MEMO: Murray Outlines Fiscal Impacts of Climate Change in Memo to Democratic Caucus

(Washington, D.C.) – Today, Senate Budget Committee Chairman Patty Murray (D-WA) released a memo to Senate Democrats to outline the serious impacts climate change will have on the economy and the federal budget, and show that failure to confront climate change will make it harder to address our nation’s long-term fiscal challenges. The memo uses illustrative examples in the areas of disaster relief, national security, transportation and water infrastructure, and agriculture to show how climate change impacts are increasingly appearing in the federal budget.

“If we do not act to address climate change and its impacts, the budgetary and economic costs will continue to grow and will worsen our long-term fiscal outlook,” Murray said in a letter to colleagues.

The memo follows a hearing of the Senate Budget Committee on The Costs of Inaction: The Economic and Budgetary Consequences of Climate Change.

See below for Chairman Murray’s letter to her colleagues and click here to read the full memo.

Murray Letter to Colleagues:

Dear Colleagues,

Climate change is real and its impacts pose serious threats to our country. We are already seeing some of the negative consequences of a warming planet, from more catastrophic hurricanes and super storms to more intense droughts and wildfires, all of which can have devastating consequences for families and communities. But this is not just an environmental issue. Climate change will also have serious ramifications for our economy and the federal budget, and failure to confront it will make it harder to meet our nation’s long-term fiscal challenges. In Congress, we have an obligation to address the budgetary costs and economic risks brought on by climate change and live up to our responsibility to leave behind both a strong and stable fiscal foundation, as well as a safe and healthy environment, for our children and grandchildren.

While skeptics may argue that preparing for climate change will be too costly, failing to combat climate change will have far greater costs for our economy and our budget. The longer we wait, the bigger these challenges will be—and the effects are becoming clearer in certain areas of the budget.

This memo will focus on four ways climate change will directly worsen the fiscal outlook:

  • Extreme weather. The federal government spent three times more on disaster relief in the past decade than it did in the previous decade. Left unabated, climate change will result in more frequent and more intense episodes of extreme weather, like the kind we saw during Hurricanes Katrina and Sandy. This will necessitate more federal dollars for disaster relief to help families and communities recover. 
  • Transportation and water infrastructure. The Department of Transportation today sends approximately $22 billion a year to state and local governments just to help them keep their existing transportation infrastructure in good repair. But hotter temperatures and more frequent flooding will wash out roads and will put added stress on bridge supports and public transit systems, requiring substantial additional investment. Drinking water, as well as storm and wastewater infrastructure, will also need substantially more funding for upgrades and repairs as a result of heavier rains and altered weather patterns.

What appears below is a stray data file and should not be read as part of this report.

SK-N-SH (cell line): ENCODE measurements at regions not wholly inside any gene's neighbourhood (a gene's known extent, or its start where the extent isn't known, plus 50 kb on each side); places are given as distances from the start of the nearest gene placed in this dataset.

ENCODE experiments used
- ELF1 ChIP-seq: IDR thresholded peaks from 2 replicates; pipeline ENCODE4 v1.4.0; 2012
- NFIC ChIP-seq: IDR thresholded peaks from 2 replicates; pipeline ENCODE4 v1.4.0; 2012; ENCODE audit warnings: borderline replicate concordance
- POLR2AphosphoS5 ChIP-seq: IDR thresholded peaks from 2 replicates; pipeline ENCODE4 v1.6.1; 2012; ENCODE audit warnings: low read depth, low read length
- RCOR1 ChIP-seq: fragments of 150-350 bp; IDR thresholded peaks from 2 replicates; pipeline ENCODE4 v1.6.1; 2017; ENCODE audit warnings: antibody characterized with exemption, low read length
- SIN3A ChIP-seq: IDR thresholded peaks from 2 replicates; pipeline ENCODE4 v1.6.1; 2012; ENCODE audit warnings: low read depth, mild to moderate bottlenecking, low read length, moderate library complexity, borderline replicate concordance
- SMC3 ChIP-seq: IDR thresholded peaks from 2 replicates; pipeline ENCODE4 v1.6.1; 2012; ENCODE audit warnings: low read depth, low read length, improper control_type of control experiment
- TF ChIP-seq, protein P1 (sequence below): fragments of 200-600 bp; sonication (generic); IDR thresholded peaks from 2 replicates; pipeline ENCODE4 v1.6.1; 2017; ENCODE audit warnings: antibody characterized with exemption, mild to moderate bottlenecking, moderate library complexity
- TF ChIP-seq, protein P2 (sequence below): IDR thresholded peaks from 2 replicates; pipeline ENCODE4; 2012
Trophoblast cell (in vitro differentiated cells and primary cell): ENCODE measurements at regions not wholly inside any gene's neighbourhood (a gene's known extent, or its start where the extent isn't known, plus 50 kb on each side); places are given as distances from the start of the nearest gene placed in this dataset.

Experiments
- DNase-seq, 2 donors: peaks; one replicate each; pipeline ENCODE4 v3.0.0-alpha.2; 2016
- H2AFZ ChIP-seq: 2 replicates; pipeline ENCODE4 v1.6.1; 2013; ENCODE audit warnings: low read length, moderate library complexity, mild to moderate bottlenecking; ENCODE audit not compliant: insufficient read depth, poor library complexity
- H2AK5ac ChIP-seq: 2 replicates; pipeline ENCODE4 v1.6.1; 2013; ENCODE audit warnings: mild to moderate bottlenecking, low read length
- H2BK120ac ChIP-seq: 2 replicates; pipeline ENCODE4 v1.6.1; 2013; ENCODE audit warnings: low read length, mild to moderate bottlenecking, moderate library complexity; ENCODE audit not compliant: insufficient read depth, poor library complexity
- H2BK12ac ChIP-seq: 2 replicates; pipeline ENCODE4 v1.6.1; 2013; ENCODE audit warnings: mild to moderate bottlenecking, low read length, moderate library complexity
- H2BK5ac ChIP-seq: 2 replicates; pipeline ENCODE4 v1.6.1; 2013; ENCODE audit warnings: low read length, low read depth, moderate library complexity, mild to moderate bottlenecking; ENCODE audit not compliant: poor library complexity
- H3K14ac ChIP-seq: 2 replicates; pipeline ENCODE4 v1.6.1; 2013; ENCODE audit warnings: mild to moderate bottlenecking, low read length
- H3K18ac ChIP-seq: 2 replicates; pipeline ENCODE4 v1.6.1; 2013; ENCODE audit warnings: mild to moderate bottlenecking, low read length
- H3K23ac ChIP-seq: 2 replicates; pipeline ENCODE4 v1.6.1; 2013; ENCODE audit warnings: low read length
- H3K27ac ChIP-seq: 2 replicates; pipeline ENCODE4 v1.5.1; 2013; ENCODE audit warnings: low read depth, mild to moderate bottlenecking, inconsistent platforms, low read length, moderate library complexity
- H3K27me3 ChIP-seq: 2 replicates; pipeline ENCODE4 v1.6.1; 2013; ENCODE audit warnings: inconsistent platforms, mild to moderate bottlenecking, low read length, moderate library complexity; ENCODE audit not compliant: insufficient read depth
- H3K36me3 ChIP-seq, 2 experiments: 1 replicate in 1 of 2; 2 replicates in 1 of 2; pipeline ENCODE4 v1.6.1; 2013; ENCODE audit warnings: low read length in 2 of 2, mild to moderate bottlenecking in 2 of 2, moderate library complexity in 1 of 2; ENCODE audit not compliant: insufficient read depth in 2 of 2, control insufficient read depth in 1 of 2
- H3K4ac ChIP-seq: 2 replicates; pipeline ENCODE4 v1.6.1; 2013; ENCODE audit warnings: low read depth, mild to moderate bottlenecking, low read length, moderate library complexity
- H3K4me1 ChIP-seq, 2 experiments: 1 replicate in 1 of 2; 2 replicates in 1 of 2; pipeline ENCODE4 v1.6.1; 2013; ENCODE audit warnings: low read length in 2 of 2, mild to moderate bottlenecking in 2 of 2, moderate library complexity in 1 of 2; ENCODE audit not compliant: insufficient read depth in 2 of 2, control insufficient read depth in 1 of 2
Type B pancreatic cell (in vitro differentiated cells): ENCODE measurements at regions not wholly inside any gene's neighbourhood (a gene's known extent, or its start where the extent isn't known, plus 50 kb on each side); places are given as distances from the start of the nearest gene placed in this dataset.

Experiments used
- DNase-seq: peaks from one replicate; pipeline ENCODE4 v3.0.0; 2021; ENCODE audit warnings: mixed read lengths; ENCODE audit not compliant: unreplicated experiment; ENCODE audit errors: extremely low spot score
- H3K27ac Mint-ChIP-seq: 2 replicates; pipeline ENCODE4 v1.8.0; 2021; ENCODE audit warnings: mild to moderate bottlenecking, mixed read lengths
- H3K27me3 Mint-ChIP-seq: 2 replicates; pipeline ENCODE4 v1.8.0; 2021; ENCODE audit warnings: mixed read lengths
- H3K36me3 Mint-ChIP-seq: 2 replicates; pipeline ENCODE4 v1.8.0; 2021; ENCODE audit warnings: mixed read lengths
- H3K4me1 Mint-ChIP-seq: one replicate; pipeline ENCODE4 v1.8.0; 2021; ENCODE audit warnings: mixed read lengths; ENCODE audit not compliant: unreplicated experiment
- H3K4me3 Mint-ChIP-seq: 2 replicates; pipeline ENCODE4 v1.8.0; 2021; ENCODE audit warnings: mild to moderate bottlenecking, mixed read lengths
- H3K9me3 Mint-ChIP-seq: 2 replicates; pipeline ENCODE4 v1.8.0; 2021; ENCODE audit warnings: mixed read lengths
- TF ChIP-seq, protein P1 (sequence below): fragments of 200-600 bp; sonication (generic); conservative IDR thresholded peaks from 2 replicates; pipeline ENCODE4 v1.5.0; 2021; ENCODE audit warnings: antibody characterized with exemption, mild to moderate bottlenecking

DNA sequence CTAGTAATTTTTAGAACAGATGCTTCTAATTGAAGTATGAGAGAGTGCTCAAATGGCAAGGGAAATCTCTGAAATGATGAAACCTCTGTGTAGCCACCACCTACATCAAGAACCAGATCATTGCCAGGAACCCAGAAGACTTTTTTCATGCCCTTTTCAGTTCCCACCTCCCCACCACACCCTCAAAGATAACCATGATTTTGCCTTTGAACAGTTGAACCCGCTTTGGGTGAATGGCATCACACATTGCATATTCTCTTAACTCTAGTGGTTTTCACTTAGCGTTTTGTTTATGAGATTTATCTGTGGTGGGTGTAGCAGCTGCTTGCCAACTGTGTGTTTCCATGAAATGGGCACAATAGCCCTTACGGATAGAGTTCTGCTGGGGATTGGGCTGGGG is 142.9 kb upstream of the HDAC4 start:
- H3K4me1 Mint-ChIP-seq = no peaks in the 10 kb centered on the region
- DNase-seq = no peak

• National security. Military experts say that climate change will act as a catalyst for instability and conflict around the world, creating additional threats to our country and adding to the costs of protecting our nation’s interests. In addition, U.S. military installations all over the world, such as naval ports and military bases, will need to undertake costly adaptation measures to cope with rising sea levels and other hazards posed by a changing climate. In fact, we have already begun to see the first instances of climate-related damage to military installations, costing taxpayers millions of dollars for each new necessary repair.
  • Agriculture. The federal government operates numerous programs and services that are tied tightly to the national and international agriculture market, including crop insurance and nutrition assistance programs. An uptick in temperature and heat waves will reduce annual yields of some major crops and cause more livestock deaths, hurting farmers and agri-businesses, causing consumer food prices to rise and creating a ripple effect that will increase costs to U.S. taxpayers.

Using just these four examples together, climate change, if left unaddressed, will add tens and potentially hundreds of billions of dollars in fiscal costs over the next decade alone, with much larger costs in later decades. It is important to note, however, that this memo focuses on just a few of the economic and budgetary costs that come with climate change, and the costs identified here are largely unaccounted for in current budget projections. If we do not act to address climate change and its impacts, the budgetary and economic costs will continue to grow and will worsen our long-term fiscal outlook. 

I hope this information is helpful to you as we work toward addressing these challenges. By taking steps to confront climate change now, we can protect our environment, improve our fiscal outlook, and live up to our responsibility to future generations.


Patty Murray

Chairman, Senate Budget Committee